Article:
The Brights' Bulletin

< Previous Issue | Next Issue >

Issue #20

(Note that links in archived Bulletin issues may no longer be valid.)


The server had a computer glitch and yesterday only the first 300 brights received this Bulletin. Some items are off by one day.


We'd like to bring your attention to what is surely a marvelous travel bargain. What better time than the solstice to recognize the distance we've all covered since Bulletin 8 was issued about this time last year. Just think. That trip around the sun was absolutely free! And now we're off again! Happy Solstice.


Here we restate (from the home page of The Brights' Net.): "The naturalistic worldview is insufficiently expressed within most cultures."

Can we not fortify at least one form of expression — informal conversation? All too often, Brights are "tongue-tied" and simply stay silent when they cannot think of what is appropriate to say. Some hold back what they are thinking, as wisely they should, when brutal honesty would bring rapid end to the exchange, and perhaps suppress any further communications. What to do?

We begin here a small brainstorming project. In our "verbal toolbox" (empty right now), we will be accumulating some "sayings" Brights might use to get along socially while being honest about their worldview. We will provide a topic and ask that you send in your suggestion (if you can come up with one, that is). The best short(!) secular contributions received will then be posted to the website for anyone's use as needed or desired.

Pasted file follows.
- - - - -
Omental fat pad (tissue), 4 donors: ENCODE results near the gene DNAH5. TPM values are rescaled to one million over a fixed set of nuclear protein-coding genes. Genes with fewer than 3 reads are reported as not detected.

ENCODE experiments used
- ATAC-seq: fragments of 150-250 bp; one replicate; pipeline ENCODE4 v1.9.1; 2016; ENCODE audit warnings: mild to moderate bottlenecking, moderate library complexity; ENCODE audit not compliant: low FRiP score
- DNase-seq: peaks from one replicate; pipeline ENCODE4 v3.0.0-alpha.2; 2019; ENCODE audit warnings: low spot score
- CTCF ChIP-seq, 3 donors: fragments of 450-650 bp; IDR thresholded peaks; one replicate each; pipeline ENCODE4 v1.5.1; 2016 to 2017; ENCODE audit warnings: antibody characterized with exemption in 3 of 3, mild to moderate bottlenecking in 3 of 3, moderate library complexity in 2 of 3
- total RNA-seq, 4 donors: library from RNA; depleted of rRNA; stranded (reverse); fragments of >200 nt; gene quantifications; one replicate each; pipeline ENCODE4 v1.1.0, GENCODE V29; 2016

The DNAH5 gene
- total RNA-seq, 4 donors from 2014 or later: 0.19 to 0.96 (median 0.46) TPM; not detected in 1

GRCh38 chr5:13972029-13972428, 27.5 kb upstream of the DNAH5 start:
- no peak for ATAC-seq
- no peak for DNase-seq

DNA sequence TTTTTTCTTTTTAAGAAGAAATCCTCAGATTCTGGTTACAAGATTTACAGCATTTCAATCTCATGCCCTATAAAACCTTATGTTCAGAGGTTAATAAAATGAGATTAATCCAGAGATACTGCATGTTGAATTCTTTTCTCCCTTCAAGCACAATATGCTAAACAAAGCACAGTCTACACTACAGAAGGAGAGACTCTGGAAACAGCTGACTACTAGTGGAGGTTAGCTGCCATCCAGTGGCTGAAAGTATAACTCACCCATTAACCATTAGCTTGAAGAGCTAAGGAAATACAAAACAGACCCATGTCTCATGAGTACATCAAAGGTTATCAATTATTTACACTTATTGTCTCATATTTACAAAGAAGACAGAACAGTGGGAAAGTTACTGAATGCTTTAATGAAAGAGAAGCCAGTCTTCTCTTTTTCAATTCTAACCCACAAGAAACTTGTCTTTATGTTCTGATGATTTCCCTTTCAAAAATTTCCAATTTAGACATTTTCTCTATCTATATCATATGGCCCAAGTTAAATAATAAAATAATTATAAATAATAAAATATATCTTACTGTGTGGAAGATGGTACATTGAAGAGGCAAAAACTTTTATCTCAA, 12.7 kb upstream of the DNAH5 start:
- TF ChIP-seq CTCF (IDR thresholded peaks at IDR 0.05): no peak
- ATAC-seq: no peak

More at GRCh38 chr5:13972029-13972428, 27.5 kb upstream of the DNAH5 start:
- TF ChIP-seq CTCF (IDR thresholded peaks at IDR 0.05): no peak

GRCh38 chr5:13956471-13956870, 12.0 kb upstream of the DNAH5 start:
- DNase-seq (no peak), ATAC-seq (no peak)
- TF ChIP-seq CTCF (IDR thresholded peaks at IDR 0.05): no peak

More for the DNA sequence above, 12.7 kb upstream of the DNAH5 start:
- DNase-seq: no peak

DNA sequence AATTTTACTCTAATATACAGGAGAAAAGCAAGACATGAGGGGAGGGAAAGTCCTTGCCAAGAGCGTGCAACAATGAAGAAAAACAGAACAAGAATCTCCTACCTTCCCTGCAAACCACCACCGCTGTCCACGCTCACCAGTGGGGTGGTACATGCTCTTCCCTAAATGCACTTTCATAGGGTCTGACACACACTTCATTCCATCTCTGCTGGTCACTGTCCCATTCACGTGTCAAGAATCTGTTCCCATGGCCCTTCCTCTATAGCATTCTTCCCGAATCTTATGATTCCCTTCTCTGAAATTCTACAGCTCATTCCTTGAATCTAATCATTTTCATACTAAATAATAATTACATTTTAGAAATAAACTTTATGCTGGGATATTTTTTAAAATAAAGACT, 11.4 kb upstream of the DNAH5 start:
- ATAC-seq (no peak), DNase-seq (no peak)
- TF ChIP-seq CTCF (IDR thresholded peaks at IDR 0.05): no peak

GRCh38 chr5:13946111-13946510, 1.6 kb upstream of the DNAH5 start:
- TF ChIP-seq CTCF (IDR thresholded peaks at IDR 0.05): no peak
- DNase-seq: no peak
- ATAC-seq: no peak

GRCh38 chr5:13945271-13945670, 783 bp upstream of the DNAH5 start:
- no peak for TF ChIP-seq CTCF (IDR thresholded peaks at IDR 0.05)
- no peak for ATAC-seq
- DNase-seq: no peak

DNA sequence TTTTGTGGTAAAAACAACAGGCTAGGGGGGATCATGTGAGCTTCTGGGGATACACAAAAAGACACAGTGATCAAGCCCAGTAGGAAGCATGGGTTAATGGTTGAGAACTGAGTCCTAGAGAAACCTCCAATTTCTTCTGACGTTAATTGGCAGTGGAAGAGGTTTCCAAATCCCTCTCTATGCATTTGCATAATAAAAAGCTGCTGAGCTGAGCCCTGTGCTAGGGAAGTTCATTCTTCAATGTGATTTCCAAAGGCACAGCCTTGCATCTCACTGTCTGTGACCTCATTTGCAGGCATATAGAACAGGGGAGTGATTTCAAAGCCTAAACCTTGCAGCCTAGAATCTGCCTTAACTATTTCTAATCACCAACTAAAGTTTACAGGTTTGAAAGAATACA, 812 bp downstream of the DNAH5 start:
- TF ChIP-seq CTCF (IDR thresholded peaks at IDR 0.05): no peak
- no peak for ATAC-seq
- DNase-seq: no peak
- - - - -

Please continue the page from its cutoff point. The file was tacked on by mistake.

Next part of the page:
We want all utterances posted to be suitable for children as well as adults to hear and use. Any will reflect a supernatural-free worldview in a way that is civil and consistent with the Brights' Principle stating that this movement will be constructive (not anti-religious).

Let's start with the varied situations in which someone might say directly to you: "GOD BLESS YOU!" (You sneeze, and your companion says GBY. Or, you give a donation, and you hear GBY.) Is there a suitable comment? How might a Bright follow with a polite and appropriate reply, one that presupposes a kindly intent on the part of the citizen who spoke it?

Send your e-mail to and make sure to put "GBY REPLY" in the subject line for easy sorting.


USA: Colorado (Denver Metro) / Bud:
USA: California (San Diego North County Brights) / Dwain:

All BLCs:


The Brights' Net has issued a major policy statement. It covers speaking as Brights in position statements, publications, manifestos (such as might be presented on a different website), and assertions of Brights speaking as Brights (such as in letters to the editors).

The statement is rather long, but not complex. The policy makes explicit the concept that The Brights' Net is a constituency of individuals. Furthermore, no Bright or cluster of Brights (including the Co-Directors) can presume to represent all Brights (that is the very nature of a constituency).

This is an important statement. It is well worth a look, as it clearly states how The Brights' Net views the constituency. Enough said. Please follow the link and read the policy.


How could there possibly be a God who would allow the layout of that "brights" webpage to exist?

Thankfully, under the able hands of volunteer Theo (a Brights who is a Web architect by profession), the site is in process to assume its new look and form. What a difference from our current web layout! Just this week BC received v.2.0 of the design, and since no major changes on it are being requested, things are really looking up for a brand new face to the Brights' site (after coding, content, and testing, of course). The Brights' Net has already purchased Dreamweaver software to get in some necessary learning time (in advance of starting the transfer of the materials from the old web to the new web in the near future).